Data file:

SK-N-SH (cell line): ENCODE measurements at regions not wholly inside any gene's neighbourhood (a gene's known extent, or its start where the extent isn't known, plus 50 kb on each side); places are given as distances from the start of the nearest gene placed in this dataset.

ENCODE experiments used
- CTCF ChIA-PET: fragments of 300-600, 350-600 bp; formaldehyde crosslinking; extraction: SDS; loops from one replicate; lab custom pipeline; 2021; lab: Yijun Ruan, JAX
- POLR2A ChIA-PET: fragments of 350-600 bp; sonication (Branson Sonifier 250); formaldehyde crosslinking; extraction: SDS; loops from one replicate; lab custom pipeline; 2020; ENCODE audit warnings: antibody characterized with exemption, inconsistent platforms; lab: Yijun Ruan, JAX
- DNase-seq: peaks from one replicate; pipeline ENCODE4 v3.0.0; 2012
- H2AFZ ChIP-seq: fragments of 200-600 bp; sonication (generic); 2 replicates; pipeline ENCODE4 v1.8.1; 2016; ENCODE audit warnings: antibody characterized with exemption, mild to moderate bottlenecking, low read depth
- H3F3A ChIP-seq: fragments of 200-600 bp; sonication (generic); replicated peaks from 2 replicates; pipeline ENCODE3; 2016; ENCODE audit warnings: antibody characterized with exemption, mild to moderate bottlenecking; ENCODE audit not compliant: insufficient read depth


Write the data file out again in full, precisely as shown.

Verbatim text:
SK-N-SH (cell line): ENCODE measurements at regions not wholly inside any gene's neighbourhood (a gene's known extent, or its start where the extent isn't known, plus 50 kb on each side); places are given as distances from the start of the nearest gene placed in this dataset.

ENCODE experiments used
- CTCF ChIA-PET: fragments of 300-600, 350-600 bp; formaldehyde crosslinking; extraction: SDS; loops from one replicate; lab custom pipeline; 2021; lab: Yijun Ruan, JAX
- POLR2A ChIA-PET: fragments of 350-600 bp; sonication (Branson Sonifier 250); formaldehyde crosslinking; extraction: SDS; loops from one replicate; lab custom pipeline; 2020; ENCODE audit warnings: antibody characterized with exemption, inconsistent platforms; lab: Yijun Ruan, JAX
- DNase-seq: peaks from one replicate; pipeline ENCODE4 v3.0.0; 2012
- H2AFZ ChIP-seq: fragments of 200-600 bp; sonication (generic); 2 replicates; pipeline ENCODE4 v1.8.1; 2016; ENCODE audit warnings: antibody characterized with exemption, mild to moderate bottlenecking, low read depth
- H3F3A ChIP-seq: fragments of 200-600 bp; sonication (generic); replicated peaks from 2 replicates; pipeline ENCODE3; 2016; ENCODE audit warnings: antibody characterized with exemption, mild to moderate bottlenecking; ENCODE audit not compliant: insufficient read depth